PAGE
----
Wednesday, July 1, 2009

My Life Coach by D.E. Fred

My Life Coach
by D.E. Fred

The week I was denied tenure Denise Bergeron left me. I had to escape the double humiliation. I went to Antarctica and quickly built a bonfire. The native creatures gawked, but the blaze worked on two levels: it sustained life and allowed me time to think.

“What is ‘think?’” a feathered, flightless creature quipped.

“Descartes used it to demonstrate he was alive,” I retorted.

“Why wasn’t he content to swim, lay eggs and bask?”

“The Western mind is repulsed by something so rudimentary. We strive for meaningful, creative lives; it’s our existential heritage.”

“We who inhabit this land are the Spheniscidae descended from the Great Auk. Past generations relate the stories of Captain Cook’s visit. It is a great source of pride.”

“My ancestors are conversant with Plato’s Dialogues, revere Dostoyevsky, and built towering cathedrals. Those are just a few of our many accomplishments.”

“Have you come here to show us the path to enlightenment?”

“I do not want to discuss education. For six years I lectured on the Victorian Age, and despite a highly respected, scholarly article on ‘Sexual Mores of the Milkmaids in Tess of the D’Urbervilles,’ I was let go. Then Denise left me for a physician’s assistant, not even a real doctor, mind you. At least I have a PhD.”

“She was your mate?”

“It’s rather crude term but, yes, we were significant others or so I thought. Every Sunday we consumed scones, did the Times Crossword and then made love. I don’t think I can ever look at any word puzzle or listen to Will Shortz on NPR again.”

“This man Shortz, he took your woman.”

“No, it’s a long story. It’s too soon to discuss how I feel. I came here to be alone. I need time to heal.”

“I also have suffered loss. Several of my mates began the yearly migration to the sea and never returned. I once left an egg unattended while I battled another dominant male for no more than a moment. It fell victim to the elements. Yet I go on with life. It is instinct to do so.”

“Nietzsche felt it a great tragedy when mankind’s conscious thought began to superseded instinct, not that I go along with that.”

“I think I would have liked your Mr. Nietzsche. I note, however, that you fire is burning low. Would you care to join our group? The long night will soon be upon us. If we hurry we can huddle closer to the center where the wind is less savage. It is a position of honor delegated to those of us who have lived many, many years.”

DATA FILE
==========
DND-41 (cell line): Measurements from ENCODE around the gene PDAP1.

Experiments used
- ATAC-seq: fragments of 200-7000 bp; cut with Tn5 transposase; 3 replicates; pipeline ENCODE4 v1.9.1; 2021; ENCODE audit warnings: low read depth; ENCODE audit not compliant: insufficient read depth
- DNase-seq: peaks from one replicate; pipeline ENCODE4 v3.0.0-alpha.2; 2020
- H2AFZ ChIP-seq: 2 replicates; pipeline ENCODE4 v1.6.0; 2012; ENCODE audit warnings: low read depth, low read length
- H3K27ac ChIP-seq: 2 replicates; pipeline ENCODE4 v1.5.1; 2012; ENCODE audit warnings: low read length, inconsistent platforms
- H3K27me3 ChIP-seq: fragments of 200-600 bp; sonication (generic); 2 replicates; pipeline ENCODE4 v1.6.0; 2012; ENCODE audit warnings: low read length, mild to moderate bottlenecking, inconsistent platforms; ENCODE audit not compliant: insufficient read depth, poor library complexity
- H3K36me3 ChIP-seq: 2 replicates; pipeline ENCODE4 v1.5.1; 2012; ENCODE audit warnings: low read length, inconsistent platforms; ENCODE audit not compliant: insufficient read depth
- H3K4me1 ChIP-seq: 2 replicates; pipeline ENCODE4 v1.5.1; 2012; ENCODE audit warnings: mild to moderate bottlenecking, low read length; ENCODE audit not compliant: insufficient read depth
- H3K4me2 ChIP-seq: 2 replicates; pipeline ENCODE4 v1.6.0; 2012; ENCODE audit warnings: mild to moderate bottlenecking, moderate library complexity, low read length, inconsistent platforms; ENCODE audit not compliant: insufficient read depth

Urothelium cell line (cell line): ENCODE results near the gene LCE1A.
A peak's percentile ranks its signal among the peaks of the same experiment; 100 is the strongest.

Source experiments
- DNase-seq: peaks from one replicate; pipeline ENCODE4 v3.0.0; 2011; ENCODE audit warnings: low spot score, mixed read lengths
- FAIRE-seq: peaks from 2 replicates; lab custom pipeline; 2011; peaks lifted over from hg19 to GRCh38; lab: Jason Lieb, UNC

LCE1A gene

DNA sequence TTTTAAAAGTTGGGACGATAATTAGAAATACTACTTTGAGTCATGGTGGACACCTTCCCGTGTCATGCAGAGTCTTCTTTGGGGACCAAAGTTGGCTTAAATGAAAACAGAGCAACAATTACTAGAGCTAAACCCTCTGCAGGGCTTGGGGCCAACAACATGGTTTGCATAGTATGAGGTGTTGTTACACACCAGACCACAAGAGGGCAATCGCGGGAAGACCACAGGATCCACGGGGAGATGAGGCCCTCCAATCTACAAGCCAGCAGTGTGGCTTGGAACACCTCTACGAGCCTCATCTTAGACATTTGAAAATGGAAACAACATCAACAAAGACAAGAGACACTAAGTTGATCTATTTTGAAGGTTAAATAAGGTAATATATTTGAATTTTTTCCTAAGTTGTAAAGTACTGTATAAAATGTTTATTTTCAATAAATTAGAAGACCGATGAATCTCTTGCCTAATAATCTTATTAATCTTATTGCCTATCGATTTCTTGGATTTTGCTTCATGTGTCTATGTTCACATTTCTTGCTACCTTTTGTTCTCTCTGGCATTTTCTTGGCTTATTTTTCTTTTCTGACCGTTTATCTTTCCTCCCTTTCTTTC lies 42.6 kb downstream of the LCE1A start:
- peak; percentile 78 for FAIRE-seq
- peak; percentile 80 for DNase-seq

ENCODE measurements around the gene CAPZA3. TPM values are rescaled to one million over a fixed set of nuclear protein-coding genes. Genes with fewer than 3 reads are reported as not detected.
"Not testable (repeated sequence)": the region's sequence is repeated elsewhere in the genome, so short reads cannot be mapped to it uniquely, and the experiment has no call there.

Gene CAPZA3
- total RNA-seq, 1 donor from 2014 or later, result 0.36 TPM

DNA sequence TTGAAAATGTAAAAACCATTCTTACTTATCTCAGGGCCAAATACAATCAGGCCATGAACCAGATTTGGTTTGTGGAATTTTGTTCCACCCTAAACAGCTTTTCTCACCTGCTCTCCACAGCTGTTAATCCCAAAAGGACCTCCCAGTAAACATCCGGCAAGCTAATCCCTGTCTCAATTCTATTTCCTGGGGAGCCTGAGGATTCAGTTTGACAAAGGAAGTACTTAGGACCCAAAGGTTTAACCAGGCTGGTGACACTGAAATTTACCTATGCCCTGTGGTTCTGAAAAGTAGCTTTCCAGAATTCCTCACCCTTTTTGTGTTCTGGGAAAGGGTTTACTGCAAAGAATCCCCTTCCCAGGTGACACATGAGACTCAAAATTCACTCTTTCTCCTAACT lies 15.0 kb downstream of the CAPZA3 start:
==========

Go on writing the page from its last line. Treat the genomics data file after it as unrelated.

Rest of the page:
“I do not wish to bother you, but I severely underestimated the climate here. Too much reliance on Disney films, I’m afraid.”

“We have witnessed their camera crews and computer graphic people. They place seal skins over their bodies and crawl among us. We pretend not to notice. We do not need the publicity. Yours is no imposition. We are a society built on upon the doctrine that there is always room for one more. It will be a long winter. You can pass the time by telling us about Denise and the evil department head who denied you eternal academic life. It is good to vent. Do you like herring? I’m afraid we have none fresh, only regurgitated, an acquired taste to be sure. It might also help if you stooped and waddled a bit. Try to blend. Just for the first few weeks. I must confess that we are not a tolerant species, a major failing from my point of view—something your enlightened race has undoubtedly overcome. One more thing—we all tend to look alike so, if there is a separation, merely pick up my scent and follow it accordingly. That should be simple enough.”

Author bio:

Don Fred has had had fiction and poetry published in over one hundred literary journals and reviews including the Boston Literary Magazine, Connecticut Review, The Pedestal, Storyglossia, SNReview, eclectica and Menda City. His oetry has appeared in the Paumanok and Paris Reviews. He received the Theodore Hoepfner Award given by the Southern Humanities Review for the best short fiction of 2005 and was a 2006 Ontario Award Finalist. He won the 2006 Black River Chapbook Competition and received a 2007 Pushcart Special Mention Award. He has been included in the Million Writers Award of Notable Stories for 2005, 2006 and 2007 and was a finalist for the 2008 St Lawrence Book Award.

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